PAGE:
• Laws and penalties for child solicitation, child trafficking, and sex crimes against children – Criminal Code Evaluation Commission.
  • Cost effectiveness and the state’s criminal justice system (after last year’s proposal went off the tracks) – Criminal Law and Sentencing Policy Study Committee.
  • Indiana’s criminal laws regarding marijuana – Criminal Law and Sentencing Policy Study Committee.
  • Low graduation rates and special education programs – Interim Study Committee on Education.
  • Project labor agreements and employee organization, or “right to work,” policies – new Interim Study Committee on Employment Issues.
  • Water quality of the Great Lakes – Environmental Quality Service Council.
  • Health care exchanges – Health Finance Commission.
  • Worker’s comp, health care service prices and billing – Interim Study Committee on Insurance.
  • Veterans’ procurement preferences – Commission on Military and Veterans Affairs.
  • Transit funding, the state inheritance tax, property tax exemptions for non-profits, sales tax holidays, internet sales tax collection – Commission on State Tax and Fiscal Policy.

Read the full list of summer study committee topics here >>

Committee meeting dates, agendas, and minutes will all be available online at

View the interim calendar >

Mid-session review of Senate bills

This week was the mid-session deadline for Senate bills to advance out of the Senate. Beginning February 28, the Senate will begin work on House bills that were approved in that chamber. This brief summary includes highlights of a few of the 198 bills approved by the Senate that are now eligible for action in the House of Representatives:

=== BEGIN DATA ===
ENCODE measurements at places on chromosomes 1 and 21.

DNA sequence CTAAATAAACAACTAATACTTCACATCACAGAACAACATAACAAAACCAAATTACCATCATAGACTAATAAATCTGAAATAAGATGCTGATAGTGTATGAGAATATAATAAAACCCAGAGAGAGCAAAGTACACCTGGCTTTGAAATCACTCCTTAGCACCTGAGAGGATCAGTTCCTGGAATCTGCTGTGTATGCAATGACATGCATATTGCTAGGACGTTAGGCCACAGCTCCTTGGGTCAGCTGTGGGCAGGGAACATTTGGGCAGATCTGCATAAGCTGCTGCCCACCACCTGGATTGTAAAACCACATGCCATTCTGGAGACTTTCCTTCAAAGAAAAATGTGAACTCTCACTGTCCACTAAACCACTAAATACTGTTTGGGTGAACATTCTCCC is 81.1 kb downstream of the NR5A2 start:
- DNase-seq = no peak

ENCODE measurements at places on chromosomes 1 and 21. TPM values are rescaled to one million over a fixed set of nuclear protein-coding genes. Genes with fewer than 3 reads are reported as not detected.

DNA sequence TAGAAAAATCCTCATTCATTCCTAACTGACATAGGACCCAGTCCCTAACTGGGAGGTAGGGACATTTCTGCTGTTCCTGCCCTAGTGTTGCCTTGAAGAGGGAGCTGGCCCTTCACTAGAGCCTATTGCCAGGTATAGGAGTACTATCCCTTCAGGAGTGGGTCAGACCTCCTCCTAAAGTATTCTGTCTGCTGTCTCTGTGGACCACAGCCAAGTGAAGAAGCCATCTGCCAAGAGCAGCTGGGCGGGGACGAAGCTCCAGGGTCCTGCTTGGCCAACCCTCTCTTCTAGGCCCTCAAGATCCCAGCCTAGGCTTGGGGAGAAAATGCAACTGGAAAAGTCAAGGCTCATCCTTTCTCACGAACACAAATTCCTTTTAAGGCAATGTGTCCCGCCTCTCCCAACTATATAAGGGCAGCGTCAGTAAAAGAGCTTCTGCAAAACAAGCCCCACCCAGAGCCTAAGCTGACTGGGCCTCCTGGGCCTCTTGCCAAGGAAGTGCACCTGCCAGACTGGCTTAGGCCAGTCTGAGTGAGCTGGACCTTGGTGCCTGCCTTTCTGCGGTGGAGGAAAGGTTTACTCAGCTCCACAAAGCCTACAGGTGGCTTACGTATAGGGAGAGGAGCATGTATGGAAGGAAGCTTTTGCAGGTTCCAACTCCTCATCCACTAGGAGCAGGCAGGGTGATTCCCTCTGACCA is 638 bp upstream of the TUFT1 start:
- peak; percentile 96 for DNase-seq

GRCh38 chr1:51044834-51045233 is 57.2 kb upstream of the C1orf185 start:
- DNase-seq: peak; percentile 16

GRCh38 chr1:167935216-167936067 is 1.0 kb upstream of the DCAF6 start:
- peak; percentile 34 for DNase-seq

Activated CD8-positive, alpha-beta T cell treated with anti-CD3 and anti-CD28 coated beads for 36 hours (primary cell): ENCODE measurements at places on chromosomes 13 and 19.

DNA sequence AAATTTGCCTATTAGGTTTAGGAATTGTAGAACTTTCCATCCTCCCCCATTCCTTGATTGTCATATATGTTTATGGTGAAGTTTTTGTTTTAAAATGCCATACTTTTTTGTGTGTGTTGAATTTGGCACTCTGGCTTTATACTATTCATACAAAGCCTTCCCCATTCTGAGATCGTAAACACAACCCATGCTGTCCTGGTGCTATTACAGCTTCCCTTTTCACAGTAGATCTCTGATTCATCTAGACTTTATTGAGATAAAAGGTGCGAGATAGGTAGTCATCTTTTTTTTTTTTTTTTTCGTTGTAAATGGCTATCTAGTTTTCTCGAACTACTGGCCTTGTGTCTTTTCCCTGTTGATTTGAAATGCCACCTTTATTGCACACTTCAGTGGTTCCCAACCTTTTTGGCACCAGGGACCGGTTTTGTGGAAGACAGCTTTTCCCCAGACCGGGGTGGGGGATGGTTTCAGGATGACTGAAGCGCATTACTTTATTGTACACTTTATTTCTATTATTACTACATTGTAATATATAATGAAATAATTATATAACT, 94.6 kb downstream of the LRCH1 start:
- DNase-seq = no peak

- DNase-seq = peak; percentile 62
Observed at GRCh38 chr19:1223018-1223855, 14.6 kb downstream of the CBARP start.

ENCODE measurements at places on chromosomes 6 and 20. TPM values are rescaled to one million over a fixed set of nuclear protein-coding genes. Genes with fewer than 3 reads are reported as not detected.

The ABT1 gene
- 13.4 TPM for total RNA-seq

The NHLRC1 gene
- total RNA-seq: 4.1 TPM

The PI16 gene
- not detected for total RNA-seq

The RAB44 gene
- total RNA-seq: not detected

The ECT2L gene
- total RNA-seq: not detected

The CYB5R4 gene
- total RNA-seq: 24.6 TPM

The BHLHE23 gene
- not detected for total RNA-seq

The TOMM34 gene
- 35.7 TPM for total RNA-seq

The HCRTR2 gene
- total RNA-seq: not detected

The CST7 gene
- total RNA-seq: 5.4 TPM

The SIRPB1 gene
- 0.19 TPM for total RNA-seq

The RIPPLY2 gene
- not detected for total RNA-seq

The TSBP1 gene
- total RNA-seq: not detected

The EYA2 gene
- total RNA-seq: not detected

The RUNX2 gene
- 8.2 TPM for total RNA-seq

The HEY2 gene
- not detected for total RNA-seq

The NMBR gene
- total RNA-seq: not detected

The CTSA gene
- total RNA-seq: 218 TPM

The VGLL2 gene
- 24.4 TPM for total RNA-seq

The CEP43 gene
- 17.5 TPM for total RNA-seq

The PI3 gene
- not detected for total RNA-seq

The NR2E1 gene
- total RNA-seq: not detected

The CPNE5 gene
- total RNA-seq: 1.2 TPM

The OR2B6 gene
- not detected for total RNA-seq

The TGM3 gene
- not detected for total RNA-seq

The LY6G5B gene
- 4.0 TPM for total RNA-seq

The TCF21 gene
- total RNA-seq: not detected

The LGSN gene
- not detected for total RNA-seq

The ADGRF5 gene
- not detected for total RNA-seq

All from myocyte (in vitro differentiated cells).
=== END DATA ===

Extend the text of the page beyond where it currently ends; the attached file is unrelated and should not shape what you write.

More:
Controversial bills restricting organized labor
Thousands of laborers, teachers and students came together at the Statehouse this week to rally against bills that would have a negative impact on working families, including measures that would restrict their ability to organize and limit collective bargaining with employers on a variety of topics. Continue reading

This Week in the Senate: Working families, education reform…

The General Assembly is rapidly approaching the half-way mark of the 2011 legislative session. Facing mid-session deadlines, lawmakers are working diligently to get hearings on their initiatives and move them through their respective chambers. Beginning the first week of March, the Senate will begin to review House-approved bills, and the House will begin its deliberation of bills passed by the Senate. This brief summary highlights recent action taken by the Senate and other activities at the Statehouse. Continue reading

Study proposed on Indiana’s marijuana policies

Sen. Karen Tallian has proposed a legislative study of the impact of Indiana’s marijuana policies, including costs in the state’s criminal justice system and the potential for regulation and taxation options.

Under Senate Bill 192, the study would provide an assessment of the actual costs to our criminal justice system including the impact on law enforcement, prosecution and sentencing. It would also provide an opportunity for the public to voice their opinions on the state’s current policies and other options for regulating marijuana.

Sen. Tallian says that in light of the state’s budget crisis, we need to make every effort to find more effective ways to save taxpayer dollars.

LISTEN to Sen. Tallian’s comments on the study:

In Indiana, the bill calls for a study and recommendations on:

  1. Marijuana and its effect on the Indiana criminal justice system.
  2. Whether the possession and use of marijuana should continue to be illegal in Indiana and, if so, which penalties and amounts pertaining to marijuana possession and use are appropriate.
  3. Whether a program for medical marijuana should be implemented in Indiana and, if so, under what parameters.
  4. Whether marijuana should be treated and controlled like alcohol, with controlled and regulated sales, and special taxation.
  5. Any other issue related to marijuana.

The legislative review would compliment ongoing work to reform sentencing laws, concentrating resources on the most violent criminals and taking a smarter approach to those who commit lesser offenses.